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Hoffmann, R. A wiki for the life sciences where authorship matters. Nature Genetics (2008)
 
 
 
 
 

Mannose binding protein (MBP) enhances mononuclear phagocyte function via a receptor that contains the 126,000 M(r) component of the C1q receptor.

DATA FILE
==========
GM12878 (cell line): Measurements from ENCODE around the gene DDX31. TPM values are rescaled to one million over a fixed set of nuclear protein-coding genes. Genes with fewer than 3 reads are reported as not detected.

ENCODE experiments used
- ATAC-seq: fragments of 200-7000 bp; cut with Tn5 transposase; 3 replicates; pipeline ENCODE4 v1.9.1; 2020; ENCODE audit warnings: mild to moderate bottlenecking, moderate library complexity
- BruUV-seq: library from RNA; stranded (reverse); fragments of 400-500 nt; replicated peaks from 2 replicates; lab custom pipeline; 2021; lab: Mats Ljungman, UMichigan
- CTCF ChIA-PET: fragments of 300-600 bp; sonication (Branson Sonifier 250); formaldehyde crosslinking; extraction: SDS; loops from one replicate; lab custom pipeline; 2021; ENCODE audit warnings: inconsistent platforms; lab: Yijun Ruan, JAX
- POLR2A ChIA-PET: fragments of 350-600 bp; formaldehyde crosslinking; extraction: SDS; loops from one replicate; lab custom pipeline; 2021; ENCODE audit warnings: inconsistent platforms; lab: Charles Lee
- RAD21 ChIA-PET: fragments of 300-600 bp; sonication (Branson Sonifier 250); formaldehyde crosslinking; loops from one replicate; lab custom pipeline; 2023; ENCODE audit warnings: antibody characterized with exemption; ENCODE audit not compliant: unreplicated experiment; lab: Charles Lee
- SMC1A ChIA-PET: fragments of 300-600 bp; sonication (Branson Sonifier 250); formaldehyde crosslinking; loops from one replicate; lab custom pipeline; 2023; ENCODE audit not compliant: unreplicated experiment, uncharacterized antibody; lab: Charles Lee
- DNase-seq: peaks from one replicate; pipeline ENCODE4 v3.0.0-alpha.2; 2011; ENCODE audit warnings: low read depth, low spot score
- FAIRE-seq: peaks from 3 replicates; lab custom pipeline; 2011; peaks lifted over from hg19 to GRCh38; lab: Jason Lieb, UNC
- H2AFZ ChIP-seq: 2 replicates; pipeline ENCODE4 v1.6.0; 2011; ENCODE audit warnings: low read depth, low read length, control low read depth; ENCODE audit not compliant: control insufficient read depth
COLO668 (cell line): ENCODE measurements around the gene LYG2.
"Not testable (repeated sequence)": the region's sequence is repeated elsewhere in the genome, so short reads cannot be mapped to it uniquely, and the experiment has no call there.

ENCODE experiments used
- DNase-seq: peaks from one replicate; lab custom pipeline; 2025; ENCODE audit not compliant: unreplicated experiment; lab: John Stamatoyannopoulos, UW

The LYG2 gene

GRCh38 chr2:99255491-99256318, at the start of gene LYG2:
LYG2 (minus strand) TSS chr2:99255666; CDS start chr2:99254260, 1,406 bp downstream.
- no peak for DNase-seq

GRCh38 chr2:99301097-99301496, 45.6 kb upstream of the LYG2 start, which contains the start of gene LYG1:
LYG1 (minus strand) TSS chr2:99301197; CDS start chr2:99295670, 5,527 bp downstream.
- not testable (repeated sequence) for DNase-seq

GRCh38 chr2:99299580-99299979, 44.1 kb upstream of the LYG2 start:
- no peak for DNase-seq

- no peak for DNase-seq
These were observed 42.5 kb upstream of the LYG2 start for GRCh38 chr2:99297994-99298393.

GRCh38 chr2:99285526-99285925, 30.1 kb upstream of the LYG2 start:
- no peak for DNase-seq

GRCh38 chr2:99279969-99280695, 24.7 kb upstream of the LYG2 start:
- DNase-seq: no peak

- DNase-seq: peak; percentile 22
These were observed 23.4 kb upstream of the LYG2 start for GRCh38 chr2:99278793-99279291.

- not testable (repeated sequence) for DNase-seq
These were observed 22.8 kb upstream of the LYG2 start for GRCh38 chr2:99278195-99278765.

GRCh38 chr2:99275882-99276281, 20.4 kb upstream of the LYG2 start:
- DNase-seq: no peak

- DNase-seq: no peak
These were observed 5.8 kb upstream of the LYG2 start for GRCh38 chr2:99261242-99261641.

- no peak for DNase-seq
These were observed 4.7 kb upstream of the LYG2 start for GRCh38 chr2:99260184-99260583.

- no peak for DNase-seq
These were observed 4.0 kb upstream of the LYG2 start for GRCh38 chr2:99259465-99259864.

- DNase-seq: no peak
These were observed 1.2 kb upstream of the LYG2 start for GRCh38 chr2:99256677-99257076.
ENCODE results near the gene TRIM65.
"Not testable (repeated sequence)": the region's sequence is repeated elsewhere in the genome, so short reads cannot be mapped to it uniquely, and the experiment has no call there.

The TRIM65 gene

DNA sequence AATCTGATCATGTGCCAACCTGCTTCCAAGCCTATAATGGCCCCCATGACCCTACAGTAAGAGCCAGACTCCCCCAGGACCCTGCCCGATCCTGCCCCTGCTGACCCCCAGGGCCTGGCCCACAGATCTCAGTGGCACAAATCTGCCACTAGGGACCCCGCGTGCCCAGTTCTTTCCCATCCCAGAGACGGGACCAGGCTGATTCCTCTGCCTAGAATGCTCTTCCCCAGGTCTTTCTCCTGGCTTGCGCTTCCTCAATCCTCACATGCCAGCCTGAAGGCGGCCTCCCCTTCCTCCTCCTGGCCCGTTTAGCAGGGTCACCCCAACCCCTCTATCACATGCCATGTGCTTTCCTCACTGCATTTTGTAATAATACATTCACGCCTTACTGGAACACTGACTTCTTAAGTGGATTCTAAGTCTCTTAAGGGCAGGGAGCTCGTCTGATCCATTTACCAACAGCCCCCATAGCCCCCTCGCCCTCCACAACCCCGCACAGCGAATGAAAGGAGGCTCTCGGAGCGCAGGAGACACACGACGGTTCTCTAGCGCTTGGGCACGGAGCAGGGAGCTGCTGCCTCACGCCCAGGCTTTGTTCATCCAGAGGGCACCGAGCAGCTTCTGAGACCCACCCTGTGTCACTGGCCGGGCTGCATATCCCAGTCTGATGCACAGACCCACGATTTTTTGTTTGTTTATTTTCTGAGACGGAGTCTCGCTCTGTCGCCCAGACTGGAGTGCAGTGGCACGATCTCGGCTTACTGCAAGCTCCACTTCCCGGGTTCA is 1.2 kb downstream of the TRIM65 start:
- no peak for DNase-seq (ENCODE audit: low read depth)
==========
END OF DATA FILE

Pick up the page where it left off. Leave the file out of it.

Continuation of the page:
Mannose-binding protein (MBP), C1q, the recognition component of the classical complement pathway, and pulmonary surfactant protein A (SP-A) are members of a family of molecules containing a collagen-like sequence contiguous with a noncollagen-like sequence, and usually having the properties of a lectin. C1q and SP-A have been shown to enhance monocyte FcR- and CR1-mediated phagocytosis, suggesting that the common structural features of the collagen-like domains may provide a basis for this immunologically important function. Results presented here demonstrate that MBP also enhanced FcR-mediated phagocytosis by both monocytes and macrophages, and stimulated CR1-mediated phagocytosis in human culture-derived macrophages and in phorbol ester-activated monocytes. Furthermore, a monoclonal antibody that recognizes a 126,000 M(r) cell surface protein and inhibits C1q-enhanced phagocytosis, inhibited the MBP-mediated enhancement of phagocytosis. Thus, the receptors that mediate the enhancement of phagocytosis by MBP and C1q share at least one critical functional component, the 126,000 M(r) ClqRP.[1]

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